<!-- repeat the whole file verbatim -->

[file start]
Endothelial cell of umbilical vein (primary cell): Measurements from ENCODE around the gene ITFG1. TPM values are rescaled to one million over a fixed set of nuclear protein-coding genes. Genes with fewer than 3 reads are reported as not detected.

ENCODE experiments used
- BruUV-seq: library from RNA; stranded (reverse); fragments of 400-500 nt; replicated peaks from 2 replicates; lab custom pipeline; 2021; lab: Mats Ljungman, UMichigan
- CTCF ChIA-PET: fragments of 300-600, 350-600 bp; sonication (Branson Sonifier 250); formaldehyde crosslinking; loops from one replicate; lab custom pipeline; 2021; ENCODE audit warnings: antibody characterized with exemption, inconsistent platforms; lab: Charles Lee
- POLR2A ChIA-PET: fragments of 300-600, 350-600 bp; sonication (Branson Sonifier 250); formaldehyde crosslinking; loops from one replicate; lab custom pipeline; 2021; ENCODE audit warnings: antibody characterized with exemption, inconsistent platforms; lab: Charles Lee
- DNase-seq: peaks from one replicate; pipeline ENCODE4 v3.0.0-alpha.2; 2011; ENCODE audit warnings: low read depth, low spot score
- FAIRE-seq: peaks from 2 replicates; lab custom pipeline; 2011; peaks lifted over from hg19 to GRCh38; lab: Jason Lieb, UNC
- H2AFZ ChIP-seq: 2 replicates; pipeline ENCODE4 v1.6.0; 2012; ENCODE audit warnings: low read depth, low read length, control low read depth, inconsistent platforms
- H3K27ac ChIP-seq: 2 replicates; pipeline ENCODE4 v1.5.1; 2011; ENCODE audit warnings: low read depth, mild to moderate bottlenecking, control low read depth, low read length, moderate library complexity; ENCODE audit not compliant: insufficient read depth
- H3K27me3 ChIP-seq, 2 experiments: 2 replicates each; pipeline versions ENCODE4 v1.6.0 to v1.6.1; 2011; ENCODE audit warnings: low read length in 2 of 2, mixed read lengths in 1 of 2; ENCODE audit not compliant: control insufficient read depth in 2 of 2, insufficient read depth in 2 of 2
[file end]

Endothelial cell of umbilical vein (primary cell): Measurements from ENCODE around the gene ITFG1. TPM values are rescaled to one million over a fixed set of nuclear protein-coding genes. Genes with fewer than 3 reads are reported as not detected.

ENCODE experiments used
- BruUV-seq: library from RNA; stranded (reverse); fragments of 400-500 nt; replicated peaks from 2 replicates; lab custom pipeline; 2021; lab: Mats Ljungman, UMichigan
- CTCF ChIA-PET: fragments of 300-600, 350-600 bp; sonication (Branson Sonifier 250); formaldehyde crosslinking; loops from one replicate; lab custom pipeline; 2021; ENCODE audit warnings: antibody characterized with exemption, inconsistent platforms; lab: Charles Lee
- POLR2A ChIA-PET: fragments of 300-600, 350-600 bp; sonication (Branson Sonifier 250); formaldehyde crosslinking; loops from one replicate; lab custom pipeline; 2021; ENCODE audit warnings: antibody characterized with exemption, inconsistent platforms; lab: Charles Lee
- DNase-seq: peaks from one replicate; pipeline ENCODE4 v3.0.0-alpha.2; 2011; ENCODE audit warnings: low read depth, low spot score
- FAIRE-seq: peaks from 2 replicates; lab custom pipeline; 2011; peaks lifted over from hg19 to GRCh38; lab: Jason Lieb, UNC
- H2AFZ ChIP-seq: 2 replicates; pipeline ENCODE4 v1.6.0; 2012; ENCODE audit warnings: low read depth, low read length, control low read depth, inconsistent platforms
- H3K27ac ChIP-seq: 2 replicates; pipeline ENCODE4 v1.5.1; 2011; ENCODE audit warnings: low read depth, mild to moderate bottlenecking, control low read depth, low read length, moderate library complexity; ENCODE audit not compliant: insufficient read depth
- H3K27me3 ChIP-seq, 2 experiments: 2 replicates each; pipeline versions ENCODE4 v1.6.0 to v1.6.1; 2011; ENCODE audit warnings: low read length in 2 of 2, mixed read lengths in 1 of 2; ENCODE audit not compliant: control insufficient read depth in 2 of 2, insufficient read depth in 2 of 2